Crop remains point to surprising early colonisers of Madagascar
Researchers have helped solve one of the enduring mysteries of the ancient world: why the inhabitants of Madagascar speak Malagasy, a language otherwise unique to Southeast Asia and the Pacific -- a region located at least 6,000 km away. An international research team has identified that ancient crop remains excavated from sites in Madagascar consist of Asian species like rice and mung beans. This is thought to be the first archaeological evidence that settlers from South Asia are likely to have colonised the island over a thousand years ago. The findings are published in the journal, Proceedings of the National Academy of Sciences.
|Residues of plant remains were obtained from sediments in the archaeological layers |
[Credit: Nicole Boivin]
The team were able to identify the species of nearly 2,500 ancient plant remains obtained from their excavations at 18 ancient settlement sites in Madagascar, on neighbouring islands and on the eastern African coast. They examined residues obtained from sediments in the archaeological layers, using a system of sieves and water. They looked at whether the earliest crops grown on the sites were African crops or were crops introduced to Africa from elsewhere. They found both types, but noted a distinct pattern, with African crops primarily concentrated on the mainland and the islands closest to the mainland. In Madagascar, in contrast, early subsistence focused on Asian crops. The data suggested an introduction of these crops, both to Madagascar and the neighbouring Comoros Islands, by the 8th and 10th century.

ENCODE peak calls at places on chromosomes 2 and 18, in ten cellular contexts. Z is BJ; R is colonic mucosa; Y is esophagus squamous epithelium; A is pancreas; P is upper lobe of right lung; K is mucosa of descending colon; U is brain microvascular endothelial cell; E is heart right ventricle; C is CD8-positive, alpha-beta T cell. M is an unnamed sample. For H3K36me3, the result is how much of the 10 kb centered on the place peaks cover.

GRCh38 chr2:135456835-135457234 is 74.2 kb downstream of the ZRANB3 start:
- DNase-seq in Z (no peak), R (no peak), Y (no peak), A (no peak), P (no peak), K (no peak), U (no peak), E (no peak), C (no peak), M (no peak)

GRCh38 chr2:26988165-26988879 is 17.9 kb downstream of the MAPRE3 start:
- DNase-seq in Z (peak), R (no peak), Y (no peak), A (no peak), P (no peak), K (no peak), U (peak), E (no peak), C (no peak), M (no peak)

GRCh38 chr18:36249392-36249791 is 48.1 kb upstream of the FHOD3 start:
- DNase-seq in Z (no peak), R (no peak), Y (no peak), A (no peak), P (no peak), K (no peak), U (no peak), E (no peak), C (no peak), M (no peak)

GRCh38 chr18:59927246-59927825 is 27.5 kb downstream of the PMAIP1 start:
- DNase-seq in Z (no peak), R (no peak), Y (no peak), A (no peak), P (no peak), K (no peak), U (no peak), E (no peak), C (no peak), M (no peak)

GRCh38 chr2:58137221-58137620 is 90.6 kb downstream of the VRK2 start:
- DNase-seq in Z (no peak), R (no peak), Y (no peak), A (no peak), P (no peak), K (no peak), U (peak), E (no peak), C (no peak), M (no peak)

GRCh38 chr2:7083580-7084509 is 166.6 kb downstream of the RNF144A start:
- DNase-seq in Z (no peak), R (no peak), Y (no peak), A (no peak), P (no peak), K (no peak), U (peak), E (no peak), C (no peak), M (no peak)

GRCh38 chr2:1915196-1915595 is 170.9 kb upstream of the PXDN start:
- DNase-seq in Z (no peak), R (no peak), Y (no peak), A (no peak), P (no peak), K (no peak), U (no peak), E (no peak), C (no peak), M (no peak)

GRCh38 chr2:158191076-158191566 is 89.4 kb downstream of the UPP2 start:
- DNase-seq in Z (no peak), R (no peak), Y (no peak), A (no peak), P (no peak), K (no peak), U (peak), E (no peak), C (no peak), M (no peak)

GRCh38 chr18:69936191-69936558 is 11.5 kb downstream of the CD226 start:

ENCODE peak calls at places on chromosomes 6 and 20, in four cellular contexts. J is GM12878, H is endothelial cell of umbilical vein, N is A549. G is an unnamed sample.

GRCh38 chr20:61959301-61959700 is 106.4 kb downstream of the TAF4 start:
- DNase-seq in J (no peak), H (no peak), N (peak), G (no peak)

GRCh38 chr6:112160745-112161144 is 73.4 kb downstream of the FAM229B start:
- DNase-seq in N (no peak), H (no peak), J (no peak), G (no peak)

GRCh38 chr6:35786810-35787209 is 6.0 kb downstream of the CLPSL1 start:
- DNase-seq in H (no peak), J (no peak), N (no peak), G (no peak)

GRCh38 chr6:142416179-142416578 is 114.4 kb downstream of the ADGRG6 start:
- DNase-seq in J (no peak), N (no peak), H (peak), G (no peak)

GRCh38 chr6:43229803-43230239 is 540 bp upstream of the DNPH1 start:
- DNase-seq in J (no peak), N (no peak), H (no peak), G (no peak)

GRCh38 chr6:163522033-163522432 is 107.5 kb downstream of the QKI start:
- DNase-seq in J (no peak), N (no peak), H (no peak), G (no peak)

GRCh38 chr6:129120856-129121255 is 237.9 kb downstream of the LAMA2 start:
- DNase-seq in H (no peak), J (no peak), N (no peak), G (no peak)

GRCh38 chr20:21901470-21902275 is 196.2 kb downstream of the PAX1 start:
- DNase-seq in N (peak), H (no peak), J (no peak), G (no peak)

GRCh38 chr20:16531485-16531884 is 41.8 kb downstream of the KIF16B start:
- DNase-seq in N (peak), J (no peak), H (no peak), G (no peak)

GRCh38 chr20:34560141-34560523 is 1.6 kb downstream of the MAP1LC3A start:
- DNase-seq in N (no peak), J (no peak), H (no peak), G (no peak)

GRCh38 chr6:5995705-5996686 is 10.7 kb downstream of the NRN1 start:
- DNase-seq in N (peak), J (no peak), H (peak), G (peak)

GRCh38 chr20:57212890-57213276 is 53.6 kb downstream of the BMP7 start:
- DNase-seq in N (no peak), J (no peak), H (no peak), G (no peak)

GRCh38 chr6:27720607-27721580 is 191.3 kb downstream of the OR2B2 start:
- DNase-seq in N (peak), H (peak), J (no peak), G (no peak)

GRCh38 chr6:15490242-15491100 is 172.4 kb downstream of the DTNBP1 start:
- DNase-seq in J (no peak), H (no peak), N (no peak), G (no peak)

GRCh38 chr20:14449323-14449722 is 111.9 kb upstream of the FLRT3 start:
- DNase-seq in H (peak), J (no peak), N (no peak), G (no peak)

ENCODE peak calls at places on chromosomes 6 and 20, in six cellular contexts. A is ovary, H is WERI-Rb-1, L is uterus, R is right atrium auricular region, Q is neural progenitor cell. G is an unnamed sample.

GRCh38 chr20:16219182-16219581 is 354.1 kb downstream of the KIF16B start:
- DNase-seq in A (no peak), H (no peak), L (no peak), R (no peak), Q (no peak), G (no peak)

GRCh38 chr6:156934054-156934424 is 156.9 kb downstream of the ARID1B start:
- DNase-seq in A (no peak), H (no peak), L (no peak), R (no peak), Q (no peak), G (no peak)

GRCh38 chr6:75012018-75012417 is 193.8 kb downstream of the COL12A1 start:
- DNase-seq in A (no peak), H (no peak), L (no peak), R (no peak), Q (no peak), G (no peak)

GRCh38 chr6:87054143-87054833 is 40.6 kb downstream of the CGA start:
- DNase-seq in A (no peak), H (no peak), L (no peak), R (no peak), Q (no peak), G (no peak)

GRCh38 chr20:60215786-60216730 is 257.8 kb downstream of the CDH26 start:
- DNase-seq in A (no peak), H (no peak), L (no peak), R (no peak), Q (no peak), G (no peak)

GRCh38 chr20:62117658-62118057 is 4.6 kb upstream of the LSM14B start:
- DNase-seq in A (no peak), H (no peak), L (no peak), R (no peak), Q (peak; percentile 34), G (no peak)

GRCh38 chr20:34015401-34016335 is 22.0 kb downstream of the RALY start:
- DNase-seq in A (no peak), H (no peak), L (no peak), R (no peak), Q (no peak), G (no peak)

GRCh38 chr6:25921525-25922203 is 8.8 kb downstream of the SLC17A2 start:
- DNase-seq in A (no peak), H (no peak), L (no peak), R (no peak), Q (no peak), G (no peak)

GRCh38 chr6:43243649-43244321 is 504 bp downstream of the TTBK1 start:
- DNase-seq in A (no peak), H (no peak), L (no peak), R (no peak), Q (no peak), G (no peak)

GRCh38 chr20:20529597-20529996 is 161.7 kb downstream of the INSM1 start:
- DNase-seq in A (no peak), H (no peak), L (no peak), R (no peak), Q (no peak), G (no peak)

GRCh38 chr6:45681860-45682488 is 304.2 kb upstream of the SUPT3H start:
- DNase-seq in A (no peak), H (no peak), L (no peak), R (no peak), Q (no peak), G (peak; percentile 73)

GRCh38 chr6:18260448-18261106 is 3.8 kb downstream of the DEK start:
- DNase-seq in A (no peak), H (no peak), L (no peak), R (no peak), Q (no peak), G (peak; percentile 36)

|Archaeological assistants sieving deposits at Mahilaka, north-west Madagascar |
[Credit: Henry T Wright/University of Michigan]
The analyses also suggest that Southeast Asians colonised not only Madagascar but also the nearby islands of the Comoros, because again the crops that grew there were dominated by the same Asian species. By contrast, crops identified on the eastern African coast and near coastal islands like Mafia and Zanzibar were mainly African species like sorghum, pearl millet and baobab.
|Crops growing in Madagascar [Credit: Nicole Boivin]|
Dr Boivin added: 'When we started looking more closely into research that has been carried out on Comorian languages, we were able to find numerous esteemed linguists who had argued for the exact thing we seemed to seeing in the Comorian archaeological record: a settlement by people from Southeast Asia. So we've been able to not only to show for the first time an archaeological signature of Austronesians, we've also shown that it seems to extend beyond Madagascar. This is really exciting, and highlights how much we still have to learn about this fascinating migration.'
Source: University of Oxford [May 30, 2016]